Strategic Planning is not a Compound Word by Rebekah Basinger

At a recent gathering of ministry CEOs and board members, eight of the nine organizations were identified as having just completed or in the process of developing a strategic plan. In truth, there wasn’t much that was innovative, risky, or out of the ordinary in what was reported. And to be fair, those organizational leaders are not alone in talking as though every plan is strategic and every strategy a plan.

You have to listen closely when nonprofit folks talk to hear the pause between “strategic” and “planning.” The two words have become one in most minds. “We plan therefore we are strategic” is the mantra of our day.

But not so fast, states nonprofit CEO John Anner in an article on planning from the Summer 2014 issue of the Stanford Social Innovation Review. As he sees it,

most strategic plans generated by nonprofits could easily leave off the word strategic, as they simply outline a particular use of resources to achieve a given set of goals. They corroborate an existing way of doing things, even when they involve an aspiration to do those things better and on a bigger scale.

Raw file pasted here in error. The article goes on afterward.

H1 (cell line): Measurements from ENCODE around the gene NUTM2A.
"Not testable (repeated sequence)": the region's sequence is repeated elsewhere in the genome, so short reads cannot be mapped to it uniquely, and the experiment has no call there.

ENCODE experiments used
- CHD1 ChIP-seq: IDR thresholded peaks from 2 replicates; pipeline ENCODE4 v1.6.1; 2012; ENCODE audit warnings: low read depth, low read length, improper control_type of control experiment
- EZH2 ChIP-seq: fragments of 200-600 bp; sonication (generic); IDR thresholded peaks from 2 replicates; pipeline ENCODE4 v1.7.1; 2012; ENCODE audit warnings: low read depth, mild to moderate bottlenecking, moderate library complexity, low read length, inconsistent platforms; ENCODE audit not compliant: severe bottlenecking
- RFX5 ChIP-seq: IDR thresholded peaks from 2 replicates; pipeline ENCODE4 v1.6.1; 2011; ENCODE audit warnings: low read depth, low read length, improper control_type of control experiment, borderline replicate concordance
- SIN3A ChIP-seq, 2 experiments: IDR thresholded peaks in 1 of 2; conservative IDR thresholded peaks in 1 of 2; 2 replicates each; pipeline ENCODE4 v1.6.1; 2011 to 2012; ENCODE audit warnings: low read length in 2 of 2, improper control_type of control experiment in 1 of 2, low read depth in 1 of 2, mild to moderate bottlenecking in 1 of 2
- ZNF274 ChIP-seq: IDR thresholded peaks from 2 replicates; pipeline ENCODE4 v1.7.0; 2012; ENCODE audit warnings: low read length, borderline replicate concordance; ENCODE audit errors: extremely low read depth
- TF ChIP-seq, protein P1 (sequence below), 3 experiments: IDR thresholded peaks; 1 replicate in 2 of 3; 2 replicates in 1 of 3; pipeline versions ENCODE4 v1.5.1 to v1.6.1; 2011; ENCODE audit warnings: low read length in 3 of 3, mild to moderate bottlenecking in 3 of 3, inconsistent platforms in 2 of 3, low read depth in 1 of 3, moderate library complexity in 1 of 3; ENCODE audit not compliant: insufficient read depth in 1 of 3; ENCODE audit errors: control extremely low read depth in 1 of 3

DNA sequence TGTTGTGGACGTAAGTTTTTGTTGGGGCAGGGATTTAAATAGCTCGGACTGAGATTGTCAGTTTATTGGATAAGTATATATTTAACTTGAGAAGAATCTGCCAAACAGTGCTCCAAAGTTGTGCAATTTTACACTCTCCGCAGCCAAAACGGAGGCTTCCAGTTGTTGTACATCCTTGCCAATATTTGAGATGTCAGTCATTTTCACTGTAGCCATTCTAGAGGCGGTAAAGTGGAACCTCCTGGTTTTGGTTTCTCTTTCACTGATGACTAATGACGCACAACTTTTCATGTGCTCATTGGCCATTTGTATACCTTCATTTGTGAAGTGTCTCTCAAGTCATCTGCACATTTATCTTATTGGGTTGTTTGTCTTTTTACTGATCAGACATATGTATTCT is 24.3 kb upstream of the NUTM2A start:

In other words, a gussied up version of the same-old, same-old doesn’t qualify as strategic. That would be something else. Unless your plans involve risk and organizational disruption or if you can do it all with existing competencies, Anner suggests you drop the adjective.

To which I add, but stick to your commitment to planning.

Not every organization is ready, able, or required to shoot for the moon with each new planning cycle. And that’s okay. There’s no shame in seeking to solidify core programs, shore up the budget, and develop a sustainable business plan before launching out in new directions. Committing to doing better what’s already being done is a BHAG for many small to mid-size nonprofits.

Just don’t use the word “strategic.” Yet.

In the short-term – one planning cycle, say – it’s okay to put asunder what the nonprofit sector has joined together. By focusing first on foundational issues, a few years hence conditions should be right to add strategic to the planning process.

Rebekah Basinger has had a successful career in fundraising and board education.  She is a co-author of Growing Givers’ Hearts. For more information about Rebekah, go to

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